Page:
The employees of respondent, in charge of switch engine 22, moving slowly, its bell ringing, the engine laboring and making a loud noise, were not bound to presume or to assume that an employee, familiar as Neil was with the manner of operating there, would ignore the going and coming of cars, and that they had a right to act upon the belief that Neil in the yards would take reasonable precaution for his own safety against the approach of switch engines, and had a right to assume that he would step off the track before engine No. 22 reached him. (Aerkfetz v. Humphreys, 145 U.S. 418; 12 S.Ct. 835, 36 L.Ed. 758; Anderson v. Great Northern Ry. Co., 15 Idaho 513, 99 P. 91; Smith v. Atlanta & C. R. Co., 130 N.C. 344, 42 S.E. 139; Pennsylvania Co. v. Meyers, 136 Ind. 242, 36 N.E. 32; Louisville & N. R. Co. v. Cronbach, 12 Ind.App. 666, 41 N.E. 15; Campbell v. Kansas City etc. R. Co., 55 Kan. 536, 40 P. 997; Cincinnati etc. Ry. Co. v. Long, 112 Ind. 166, 13 N.E. 659, 663; Carrier v. Missouri P. Ry. Co., 175 Mo. 470, 74 S.W. 1002.)

The railroad company owed to Neil or to any other of its employees who might be upon its track in its switching yards the duty only to exercise ordinary care. The requirements of ordinary care and diligence are fully complied with when the usual signals are given and the train is being operated and the business conducted when the accident happens in the usual manner. (Hogan v. Chicago etc. R. Co., 59 Wis. 139, 17 N.W. 632; Norfolk & W. R. Co. v. Gesswine, 144 F. 56, 75 C. C. A. 214.)

Engineers running locomotives are not bound to stop, or even decrease the speed of the locomotive, merely because they see persons walking upon the track. They may ordinarily assume that such persons have made themselves aware of the approach of the locomotive and will seasonably leave the track for its free passage. (Copp v. Maine Cent. R. Co., 100 Me. 568, 62 A. 735; Everett v. Los Angeles etc. Ry. Co., 115 Cal. 105, 43 P. 207, 46 P. 889, 34 L. R. A. 350; Bookman v. Seaboard Air Line Ry., 152 F. 686, 81 C. C. A. 612; Erickson v. St. Paul etc. R. Co., 41 Minn. 500, 43 N.W. 332, 5 L. R. A. 786; Norfolk & Western R. Co. v. Dean, 107 Va. 505, 59 S.E. 389; Teel v. Ohio River R. Co., 49 W.Va. 85, 38 S.E. 518; Raines v. Chesapeake & O. Ry. Co., 39 W.Va. 50, 19 S.E. 565, 24 L. R. A. 226; Norwood v. Raleigh etc. R. Co., 111 N.C. 236, 16 S.E. 4; Louisville & N. R. Co. v. Black, 89 Ala. 313, 8 So. 246; Nichols v. Louisville & N. R. Co., 9 Ky. Law Rep. 702, 6 S.W. 339; Exum v. Atlantic Coast Line R. Co., 154 N.C. 408, 70 S.E. 845, 33 L. R. A., N. S., 169; Hebert v. Louisiana etc. R. R., 104 La. 483, 29 So. 239; Smalley v. Southern Ry. Co., 57 S.C. 243, 35 S.E. 489; Waldron v. Boston etc. R. R., 71 N.H. 362, 52 A. 443; Atlantic Coast Line R. Co. v. Miller, 53 Fla. 246, 44 So. 247; Ray on Negligence of Imposed Duties, p. 134; Elliott on Railroads, sec. 1258; 33 Cyc. 800.)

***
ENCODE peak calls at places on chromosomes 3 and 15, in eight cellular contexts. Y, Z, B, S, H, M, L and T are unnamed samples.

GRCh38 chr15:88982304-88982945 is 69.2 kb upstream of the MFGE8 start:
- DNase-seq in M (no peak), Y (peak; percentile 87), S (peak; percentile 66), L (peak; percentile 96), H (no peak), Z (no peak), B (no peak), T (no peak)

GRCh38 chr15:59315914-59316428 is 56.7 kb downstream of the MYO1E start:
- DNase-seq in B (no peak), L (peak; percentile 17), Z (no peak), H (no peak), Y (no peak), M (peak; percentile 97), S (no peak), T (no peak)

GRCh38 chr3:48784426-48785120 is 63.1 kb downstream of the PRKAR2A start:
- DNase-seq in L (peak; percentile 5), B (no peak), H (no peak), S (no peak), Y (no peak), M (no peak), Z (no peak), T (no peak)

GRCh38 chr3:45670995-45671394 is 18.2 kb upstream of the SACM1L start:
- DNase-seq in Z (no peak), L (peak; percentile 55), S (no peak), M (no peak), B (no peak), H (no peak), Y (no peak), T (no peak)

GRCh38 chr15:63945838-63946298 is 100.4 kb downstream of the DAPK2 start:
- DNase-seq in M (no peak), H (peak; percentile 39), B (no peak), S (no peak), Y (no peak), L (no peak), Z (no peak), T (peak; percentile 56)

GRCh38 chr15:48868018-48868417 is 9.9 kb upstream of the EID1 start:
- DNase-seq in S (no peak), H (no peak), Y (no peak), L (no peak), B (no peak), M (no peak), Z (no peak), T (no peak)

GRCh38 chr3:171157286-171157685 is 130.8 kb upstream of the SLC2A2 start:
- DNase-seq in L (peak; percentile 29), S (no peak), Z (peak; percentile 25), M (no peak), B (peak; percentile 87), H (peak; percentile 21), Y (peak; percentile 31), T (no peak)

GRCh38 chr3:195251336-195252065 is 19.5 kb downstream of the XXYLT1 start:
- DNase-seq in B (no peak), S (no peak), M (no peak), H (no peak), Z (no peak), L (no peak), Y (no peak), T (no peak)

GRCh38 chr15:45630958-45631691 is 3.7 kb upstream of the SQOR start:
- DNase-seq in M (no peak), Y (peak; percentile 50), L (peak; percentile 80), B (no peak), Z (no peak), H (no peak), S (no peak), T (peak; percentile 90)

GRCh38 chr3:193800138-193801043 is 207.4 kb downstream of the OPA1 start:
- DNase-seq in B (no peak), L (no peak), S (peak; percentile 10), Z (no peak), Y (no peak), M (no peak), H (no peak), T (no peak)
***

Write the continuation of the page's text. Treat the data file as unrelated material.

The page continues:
WALTERS, District Judge. Ailshie, C. J., and Sullivan, J., concur.

OPINION

WALTERS, District Judge.

--This action has been before this court heretofore on appeal and is reported in Neil v. Idaho & W. N. R. R. Co., 22 Idaho 74, 125 P. 331. The cause upon such former appeal was remanded for a new trial, and during which, upon the close of plaintiff's testimony, the defendant moved that plaintiff be nonsuited, which motion was by the trial court granted and judgment of such import duly entered.

Motion for new trial was made by the plaintiff and by the court denied, and thereupon plaintiff has prosecuted an appeal from the judgment of nonsuit and dismissal and from said order denying the motion for a new trial. The original plaintiff, Joseph Neil, died after the second trial and prior to this appeal, and J. T. Elder, administrator, was substituted as party plaintiff.

1. After the cause was by this court remanded for a new trial, and prior to the same, plaintiff sought permission, by motion upon two separate occasions to file an amended complaint, and at the time of trial sought permission by motion to file an amendment to the original complaint, which each of said motions for amendment was by the trial court refused, and the rulings of the trial court in such regard are urged by the appellant as error.

The original complaint alleged, and upon which the action was first tried, that on the morning of October 4, 1910, the plaintiff was employed by defendant as a freight train conductor; that upon said morning said plaintiff was walking upon a track running parallel with the track upon which the freight train of which he had charge was standing, and at said time was inspecting the brakes, rods and other appliances on his said train; that while plaintiff was so engaged a switch engine in charge of certain of defendant's employees was run and propelled over and upon said track upon which plaintiff was...